#1-It made me realize I have the motivation to help advocate for Adrian and other people with autism. Even if we all have our different causes that we’re interested in and even when I feel like nobody else cares…I have the ultimate motivation to keep going and that’s my special boy Adrian.

I wanted to say that there are times when I get frustrated and angry. We all have our “causes” that we’re passionate about and it’s usually something that you personally, or someone you love is dealing with or has dealt with. I understand that and there is nothing wrong with that. I am obviously passionate about autism and things that go with it because Adrian has autism and I love him. If Adrian didn’t have autism would that be a cause that I’m excited about? Probably not. There are times though that I’m writing about autism and other special needs and I start thinking, “I’m preaching to the choir here” & when I’m in an especially bad mood, frankly, I’m thinking “Nobody who doesn’t deal with autism day to day gives a crap about autism and what we’re dealing with” When I’m in my right frame of mind though I know that’s not true. I know there are people who do care.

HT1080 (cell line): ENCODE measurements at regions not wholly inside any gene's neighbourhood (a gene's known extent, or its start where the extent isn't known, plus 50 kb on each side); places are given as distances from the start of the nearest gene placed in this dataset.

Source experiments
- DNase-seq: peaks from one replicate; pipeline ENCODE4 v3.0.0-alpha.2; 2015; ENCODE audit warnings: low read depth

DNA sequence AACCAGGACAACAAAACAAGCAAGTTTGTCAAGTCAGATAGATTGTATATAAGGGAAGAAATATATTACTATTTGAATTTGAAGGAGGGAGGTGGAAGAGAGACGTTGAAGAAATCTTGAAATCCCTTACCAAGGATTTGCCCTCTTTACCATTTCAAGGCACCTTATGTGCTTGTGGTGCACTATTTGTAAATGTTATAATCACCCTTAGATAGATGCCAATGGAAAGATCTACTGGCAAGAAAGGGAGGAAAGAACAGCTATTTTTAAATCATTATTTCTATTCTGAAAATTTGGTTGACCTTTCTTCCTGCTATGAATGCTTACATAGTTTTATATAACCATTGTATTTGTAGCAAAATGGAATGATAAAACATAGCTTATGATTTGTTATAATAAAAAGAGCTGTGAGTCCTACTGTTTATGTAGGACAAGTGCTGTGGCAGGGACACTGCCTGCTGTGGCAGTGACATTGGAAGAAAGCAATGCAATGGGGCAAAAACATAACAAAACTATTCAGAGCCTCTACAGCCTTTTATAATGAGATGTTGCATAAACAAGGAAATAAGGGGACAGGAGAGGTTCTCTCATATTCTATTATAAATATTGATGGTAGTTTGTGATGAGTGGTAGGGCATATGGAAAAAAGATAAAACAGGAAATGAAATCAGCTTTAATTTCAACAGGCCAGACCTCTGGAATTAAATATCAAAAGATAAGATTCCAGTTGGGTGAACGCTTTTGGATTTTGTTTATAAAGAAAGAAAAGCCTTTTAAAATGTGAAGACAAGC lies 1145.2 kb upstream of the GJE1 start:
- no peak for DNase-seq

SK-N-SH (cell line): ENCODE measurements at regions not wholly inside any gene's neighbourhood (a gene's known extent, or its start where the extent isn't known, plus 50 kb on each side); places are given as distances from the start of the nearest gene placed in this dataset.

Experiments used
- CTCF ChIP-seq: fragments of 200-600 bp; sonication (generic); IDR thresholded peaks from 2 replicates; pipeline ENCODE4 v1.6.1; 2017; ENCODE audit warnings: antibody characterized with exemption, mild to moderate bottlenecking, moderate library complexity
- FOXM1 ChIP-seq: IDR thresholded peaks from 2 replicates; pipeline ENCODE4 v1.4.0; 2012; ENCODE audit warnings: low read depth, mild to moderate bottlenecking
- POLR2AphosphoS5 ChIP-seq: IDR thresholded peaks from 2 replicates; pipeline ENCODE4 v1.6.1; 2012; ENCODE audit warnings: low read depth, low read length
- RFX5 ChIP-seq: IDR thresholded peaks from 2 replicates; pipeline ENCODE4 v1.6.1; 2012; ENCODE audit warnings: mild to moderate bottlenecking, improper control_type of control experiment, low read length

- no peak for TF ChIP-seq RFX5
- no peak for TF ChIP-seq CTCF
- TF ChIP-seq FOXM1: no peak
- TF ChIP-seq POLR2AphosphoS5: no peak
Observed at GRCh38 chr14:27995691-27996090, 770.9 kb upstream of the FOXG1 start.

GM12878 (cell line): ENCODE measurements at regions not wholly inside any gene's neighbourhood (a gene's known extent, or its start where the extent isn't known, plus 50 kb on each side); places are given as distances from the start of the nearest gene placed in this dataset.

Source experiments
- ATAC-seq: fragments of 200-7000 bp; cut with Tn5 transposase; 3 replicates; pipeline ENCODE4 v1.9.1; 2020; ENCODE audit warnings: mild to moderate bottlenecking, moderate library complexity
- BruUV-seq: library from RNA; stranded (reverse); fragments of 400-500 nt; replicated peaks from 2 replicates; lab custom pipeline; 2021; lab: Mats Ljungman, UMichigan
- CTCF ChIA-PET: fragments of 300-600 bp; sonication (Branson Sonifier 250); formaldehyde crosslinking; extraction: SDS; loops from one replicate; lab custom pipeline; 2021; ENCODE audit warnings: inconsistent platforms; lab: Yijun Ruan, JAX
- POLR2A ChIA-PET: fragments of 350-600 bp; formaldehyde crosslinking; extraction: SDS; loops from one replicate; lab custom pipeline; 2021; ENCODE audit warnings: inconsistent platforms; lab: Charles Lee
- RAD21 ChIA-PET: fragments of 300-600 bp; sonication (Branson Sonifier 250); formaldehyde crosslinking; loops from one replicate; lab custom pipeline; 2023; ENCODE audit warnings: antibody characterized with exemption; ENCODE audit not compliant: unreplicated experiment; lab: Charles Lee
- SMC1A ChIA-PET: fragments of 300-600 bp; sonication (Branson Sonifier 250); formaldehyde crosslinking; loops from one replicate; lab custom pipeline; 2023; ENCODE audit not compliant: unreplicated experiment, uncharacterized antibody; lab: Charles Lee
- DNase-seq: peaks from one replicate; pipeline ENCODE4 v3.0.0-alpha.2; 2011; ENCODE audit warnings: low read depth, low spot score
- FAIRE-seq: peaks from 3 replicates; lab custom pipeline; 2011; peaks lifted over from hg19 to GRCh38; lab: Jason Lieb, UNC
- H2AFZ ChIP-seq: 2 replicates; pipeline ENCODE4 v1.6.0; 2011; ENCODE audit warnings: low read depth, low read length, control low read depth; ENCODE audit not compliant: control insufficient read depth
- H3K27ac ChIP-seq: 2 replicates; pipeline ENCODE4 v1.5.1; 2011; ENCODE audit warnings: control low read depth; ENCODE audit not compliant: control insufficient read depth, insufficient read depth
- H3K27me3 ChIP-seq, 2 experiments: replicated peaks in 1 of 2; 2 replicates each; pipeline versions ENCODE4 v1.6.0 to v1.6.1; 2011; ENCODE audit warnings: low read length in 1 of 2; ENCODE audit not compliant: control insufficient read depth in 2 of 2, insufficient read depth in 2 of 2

#2-It’s hard to keep going sometimes. Working with Adrian day after day and seeing little fruits from my labor is difficult. Again, I have the ultimate motivation, Adrian. And he’s worth it, he’s worth 100% of my effort 100% of the time.

We can all do better, we can all do more.

With that I’ll end with quote from another “Martin”

“Our lives begin to end the day we become silent about things that matter.”
- Martin Luther King, Jr.

May 9, 2011 - Autism, Family    1 Comment

Motherhood and Autism

“Every child is gifted. They just unwrap their packages at different times.”~Unknown

When Adrian came into our lives not only did I receive the title of “Mother of 2″ but I also received the title, of “autism advocate” prior to Adrian’s diagnosis in April of 2006 I knew practically nothing about autism. Now, Adrian is 7 years old. On the day he was born back in March of 2004 he came out an 8 pound 6 ounce healthy baby boy. We breathed a sigh of relief, healthy, perfect, grand dreams of his future. Looking back I can see how naive that is. I was 21 years old when I had him and had a “it can never happen to us” kind of attitude when it came to sickness, disorder, or disability. Very little can make you gain more compassion and understanding faster then a special needs diagnosis being placed on your child.

“One may walk over the highest mountain one step at a time.” ~ John Wanamaker

As he grew into a toddler and we watched him develop we had no clue any of his behaviors were atypical . We joked that he was the strong and silent type and the hand flappinig he did? “Well isn’t that cute…he’s so excited.” At that time, little did we know, that is a big red flag. And “Oh look, he’s going to be engineer, look at him examine the hinges on that cupboard!”, another waving red flag of autism.